When NASA launches a new rocket ship into the sky, it takes about 500 space experts to make sure things go smoothly. At Rocketbook, we have our own crew who make sure our newest notebooks have successful take-offs.
Today you’ll meet two brave co-pilots of our product team: Lukas and Steven. Tinkering enthusiasts, these two space cadets are responsible for navigating through the complex galaxy of rings, Page Packs and Zoom calls to prepare for launching Rocketbook Axis on Kickstarter.
So put on some safety goggles, slide on your gloves and get to know Lukas and Steven:
As a product engineer, Lukas got his formal training in industrial design, where he honed is craftsmanship and got a taste for entrepreneurship. Through starting his own business, Lukas gained mechanical engineering experience and grew more passionate about product development.
Ultimately, these interests and skillsets aligned nicely for him to join the Rocket Squad and make a major impact on the Rocketbook Axis.
Lukas had conflicting goals while designing the spine of the Axis. Firstly, he needed to ensure the Page Packs connected to the notebook securely, even when space travel got rough. On the flip side, the Page Packs had to be truly modular, so they could easily and fluidly swapped in and out, as needed. No worries, though, as Lukas’ background in problem solving helped him design the Axis spine to be both sturdy and versatile.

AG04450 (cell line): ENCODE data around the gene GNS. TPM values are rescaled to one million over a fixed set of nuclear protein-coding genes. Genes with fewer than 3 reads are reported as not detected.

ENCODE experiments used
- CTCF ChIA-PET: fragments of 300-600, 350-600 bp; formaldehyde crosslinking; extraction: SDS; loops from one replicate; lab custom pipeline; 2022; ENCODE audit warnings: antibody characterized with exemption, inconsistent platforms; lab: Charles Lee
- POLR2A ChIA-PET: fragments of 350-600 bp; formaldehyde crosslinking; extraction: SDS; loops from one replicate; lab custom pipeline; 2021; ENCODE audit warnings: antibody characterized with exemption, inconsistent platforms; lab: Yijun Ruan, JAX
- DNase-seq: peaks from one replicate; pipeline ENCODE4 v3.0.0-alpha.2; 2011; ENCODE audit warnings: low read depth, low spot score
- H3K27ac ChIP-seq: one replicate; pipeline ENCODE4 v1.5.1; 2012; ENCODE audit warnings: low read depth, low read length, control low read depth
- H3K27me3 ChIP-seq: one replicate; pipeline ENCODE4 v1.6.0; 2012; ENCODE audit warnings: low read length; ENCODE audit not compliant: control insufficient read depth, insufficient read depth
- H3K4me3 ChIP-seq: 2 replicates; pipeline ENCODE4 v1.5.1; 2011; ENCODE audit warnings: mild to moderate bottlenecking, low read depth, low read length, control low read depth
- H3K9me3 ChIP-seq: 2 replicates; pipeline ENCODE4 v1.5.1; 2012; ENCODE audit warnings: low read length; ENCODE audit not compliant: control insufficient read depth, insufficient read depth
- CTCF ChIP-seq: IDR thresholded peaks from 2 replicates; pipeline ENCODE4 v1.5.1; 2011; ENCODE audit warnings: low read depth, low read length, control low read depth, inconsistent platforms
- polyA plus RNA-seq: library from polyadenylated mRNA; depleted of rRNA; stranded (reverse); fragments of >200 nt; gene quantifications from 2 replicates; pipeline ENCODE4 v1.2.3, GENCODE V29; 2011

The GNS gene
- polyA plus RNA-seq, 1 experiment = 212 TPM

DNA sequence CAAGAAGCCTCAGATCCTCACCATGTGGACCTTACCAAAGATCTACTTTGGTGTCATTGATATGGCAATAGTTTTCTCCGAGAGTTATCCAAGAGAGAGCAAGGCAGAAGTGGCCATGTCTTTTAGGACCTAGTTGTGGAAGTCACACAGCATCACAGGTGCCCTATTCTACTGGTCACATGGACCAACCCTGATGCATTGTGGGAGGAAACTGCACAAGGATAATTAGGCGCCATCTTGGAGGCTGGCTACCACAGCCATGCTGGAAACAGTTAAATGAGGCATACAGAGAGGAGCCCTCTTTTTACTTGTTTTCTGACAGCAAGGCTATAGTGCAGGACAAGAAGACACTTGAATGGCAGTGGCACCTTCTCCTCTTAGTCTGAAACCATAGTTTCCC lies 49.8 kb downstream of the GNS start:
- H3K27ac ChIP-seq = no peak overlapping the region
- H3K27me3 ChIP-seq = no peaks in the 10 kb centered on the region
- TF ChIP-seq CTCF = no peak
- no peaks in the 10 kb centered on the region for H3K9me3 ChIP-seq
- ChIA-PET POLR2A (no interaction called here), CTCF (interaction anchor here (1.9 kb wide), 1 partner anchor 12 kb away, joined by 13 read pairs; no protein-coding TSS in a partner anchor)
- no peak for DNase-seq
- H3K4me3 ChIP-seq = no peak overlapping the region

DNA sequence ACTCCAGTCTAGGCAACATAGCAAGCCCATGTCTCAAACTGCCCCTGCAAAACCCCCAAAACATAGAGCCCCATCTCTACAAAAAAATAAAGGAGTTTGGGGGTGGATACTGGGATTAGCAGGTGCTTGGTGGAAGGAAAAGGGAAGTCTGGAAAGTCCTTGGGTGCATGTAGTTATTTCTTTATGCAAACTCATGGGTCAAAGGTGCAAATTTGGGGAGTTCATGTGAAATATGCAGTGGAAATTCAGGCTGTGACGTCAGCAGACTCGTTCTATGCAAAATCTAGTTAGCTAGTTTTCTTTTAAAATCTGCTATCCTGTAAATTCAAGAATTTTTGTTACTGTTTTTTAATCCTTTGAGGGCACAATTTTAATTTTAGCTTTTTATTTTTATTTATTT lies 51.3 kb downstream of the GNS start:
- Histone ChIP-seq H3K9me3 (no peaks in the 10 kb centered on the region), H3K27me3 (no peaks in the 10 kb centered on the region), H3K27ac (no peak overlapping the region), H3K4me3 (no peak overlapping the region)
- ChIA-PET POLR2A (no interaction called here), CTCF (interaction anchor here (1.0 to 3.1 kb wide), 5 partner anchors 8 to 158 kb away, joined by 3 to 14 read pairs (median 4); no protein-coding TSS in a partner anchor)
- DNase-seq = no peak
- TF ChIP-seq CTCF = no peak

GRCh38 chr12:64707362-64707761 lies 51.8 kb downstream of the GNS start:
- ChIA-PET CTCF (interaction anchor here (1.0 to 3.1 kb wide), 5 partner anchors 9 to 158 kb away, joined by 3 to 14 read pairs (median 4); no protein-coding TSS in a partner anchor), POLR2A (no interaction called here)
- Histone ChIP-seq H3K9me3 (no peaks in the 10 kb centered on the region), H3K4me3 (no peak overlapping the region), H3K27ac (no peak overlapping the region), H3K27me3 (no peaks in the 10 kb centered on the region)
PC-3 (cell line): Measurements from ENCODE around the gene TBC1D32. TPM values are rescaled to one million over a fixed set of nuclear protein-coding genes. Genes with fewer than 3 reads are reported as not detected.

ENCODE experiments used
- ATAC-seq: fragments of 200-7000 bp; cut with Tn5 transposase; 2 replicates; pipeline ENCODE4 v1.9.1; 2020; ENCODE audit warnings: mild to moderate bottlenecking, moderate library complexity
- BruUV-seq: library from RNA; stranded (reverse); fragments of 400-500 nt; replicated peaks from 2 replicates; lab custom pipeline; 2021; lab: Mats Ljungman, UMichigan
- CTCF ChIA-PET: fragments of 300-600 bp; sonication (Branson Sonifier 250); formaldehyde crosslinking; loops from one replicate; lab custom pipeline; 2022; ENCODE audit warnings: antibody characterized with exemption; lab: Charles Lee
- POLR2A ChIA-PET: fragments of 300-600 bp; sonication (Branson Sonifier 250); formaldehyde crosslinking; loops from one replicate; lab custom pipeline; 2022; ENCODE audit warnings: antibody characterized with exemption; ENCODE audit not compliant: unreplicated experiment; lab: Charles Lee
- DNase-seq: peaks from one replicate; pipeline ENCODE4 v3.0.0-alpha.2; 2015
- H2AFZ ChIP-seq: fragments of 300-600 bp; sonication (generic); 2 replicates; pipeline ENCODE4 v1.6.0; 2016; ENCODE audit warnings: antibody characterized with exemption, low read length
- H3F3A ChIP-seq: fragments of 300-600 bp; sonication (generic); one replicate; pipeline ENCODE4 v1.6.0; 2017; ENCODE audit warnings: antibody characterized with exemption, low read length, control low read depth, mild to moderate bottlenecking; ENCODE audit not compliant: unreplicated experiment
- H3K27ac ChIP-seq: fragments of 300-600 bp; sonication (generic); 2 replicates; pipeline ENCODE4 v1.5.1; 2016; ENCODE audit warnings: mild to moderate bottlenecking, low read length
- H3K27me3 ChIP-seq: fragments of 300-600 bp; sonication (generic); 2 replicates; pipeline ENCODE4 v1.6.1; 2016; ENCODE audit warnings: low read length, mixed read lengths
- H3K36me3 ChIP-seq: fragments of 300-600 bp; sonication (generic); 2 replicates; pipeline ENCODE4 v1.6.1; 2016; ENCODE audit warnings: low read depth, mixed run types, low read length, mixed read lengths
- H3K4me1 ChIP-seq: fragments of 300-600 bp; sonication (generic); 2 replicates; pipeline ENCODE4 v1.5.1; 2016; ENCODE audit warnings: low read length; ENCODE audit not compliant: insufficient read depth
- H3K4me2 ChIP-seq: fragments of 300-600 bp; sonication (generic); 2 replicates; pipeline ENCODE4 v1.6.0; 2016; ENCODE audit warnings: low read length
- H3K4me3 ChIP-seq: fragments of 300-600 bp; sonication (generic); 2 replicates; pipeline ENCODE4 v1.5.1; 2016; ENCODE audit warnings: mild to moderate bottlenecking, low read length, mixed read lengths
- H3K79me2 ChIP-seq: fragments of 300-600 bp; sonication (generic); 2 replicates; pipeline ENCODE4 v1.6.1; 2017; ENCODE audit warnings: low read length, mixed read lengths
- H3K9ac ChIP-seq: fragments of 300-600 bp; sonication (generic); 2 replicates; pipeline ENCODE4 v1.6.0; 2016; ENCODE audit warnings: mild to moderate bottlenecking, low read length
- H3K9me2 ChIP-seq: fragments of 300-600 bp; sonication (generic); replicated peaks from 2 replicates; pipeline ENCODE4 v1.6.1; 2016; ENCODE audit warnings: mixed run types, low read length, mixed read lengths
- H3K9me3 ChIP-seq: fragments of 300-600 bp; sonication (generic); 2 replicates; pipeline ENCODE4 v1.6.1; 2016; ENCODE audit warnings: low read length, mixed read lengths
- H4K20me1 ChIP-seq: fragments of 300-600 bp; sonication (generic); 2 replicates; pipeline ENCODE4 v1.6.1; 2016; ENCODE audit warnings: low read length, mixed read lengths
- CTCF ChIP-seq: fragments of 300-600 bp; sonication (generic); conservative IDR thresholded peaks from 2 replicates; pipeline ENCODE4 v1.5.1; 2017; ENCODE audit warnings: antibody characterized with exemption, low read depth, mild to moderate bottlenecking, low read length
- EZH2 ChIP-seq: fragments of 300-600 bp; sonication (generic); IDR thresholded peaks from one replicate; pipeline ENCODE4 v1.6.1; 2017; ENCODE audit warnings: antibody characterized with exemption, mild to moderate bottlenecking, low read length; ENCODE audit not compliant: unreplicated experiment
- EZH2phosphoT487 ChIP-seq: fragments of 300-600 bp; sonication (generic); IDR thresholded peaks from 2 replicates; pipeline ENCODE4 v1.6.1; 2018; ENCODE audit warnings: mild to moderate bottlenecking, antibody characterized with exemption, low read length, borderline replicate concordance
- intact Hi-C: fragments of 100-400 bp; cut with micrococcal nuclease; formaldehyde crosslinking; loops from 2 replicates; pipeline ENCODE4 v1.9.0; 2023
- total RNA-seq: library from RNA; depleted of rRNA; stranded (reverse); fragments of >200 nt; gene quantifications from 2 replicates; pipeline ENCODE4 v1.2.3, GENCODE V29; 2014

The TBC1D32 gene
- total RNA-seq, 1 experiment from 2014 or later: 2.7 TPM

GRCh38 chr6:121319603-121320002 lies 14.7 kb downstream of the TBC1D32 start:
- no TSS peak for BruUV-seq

When he joined the Rocket Squad, Steven didn’t know building and launching a product with a remote team would be in his job description. Yet, with coworkers spread out between Cambridge, Providence and Boston, he had to improvise ways how to safely and effectively develop the Axis.
This meant plenty of Zoom calls, masked meet-ups to look over prototypes, and even more Zoom meetings for department-wide conversations.
You might think “destroying” a Rocketbook Axis wouldn’t be the best way to test a product…but, destructive testing was a key component in creating a spine strong enough to withstand heavy notetaking and modular enough to allow for a new method of notetaking.
Destructive testing involves pushing a product prototype to its limits to figure out how strong and resilient the product actually is. Through a variety of rips, tears, and pulls, Steven and the product team finally settled on a spine design that kept sound structure and seamless modularity.
Working out all the kinks, quirks, and possible calamities of our young Rocketbook prototypes isn’t an easy job. Thanks to Lukas, Steven, and some feedback from Rocketbook fans, though, it’s possible.
If you think you could help our team in developing the universe’s coolest reusable products, good news: we’re hiring! And make sure to check out our new modular Rocketbook Axis on Kickstarter to be one of the first to experience the fruit of all of Lukas’ and Steven’s efforts.
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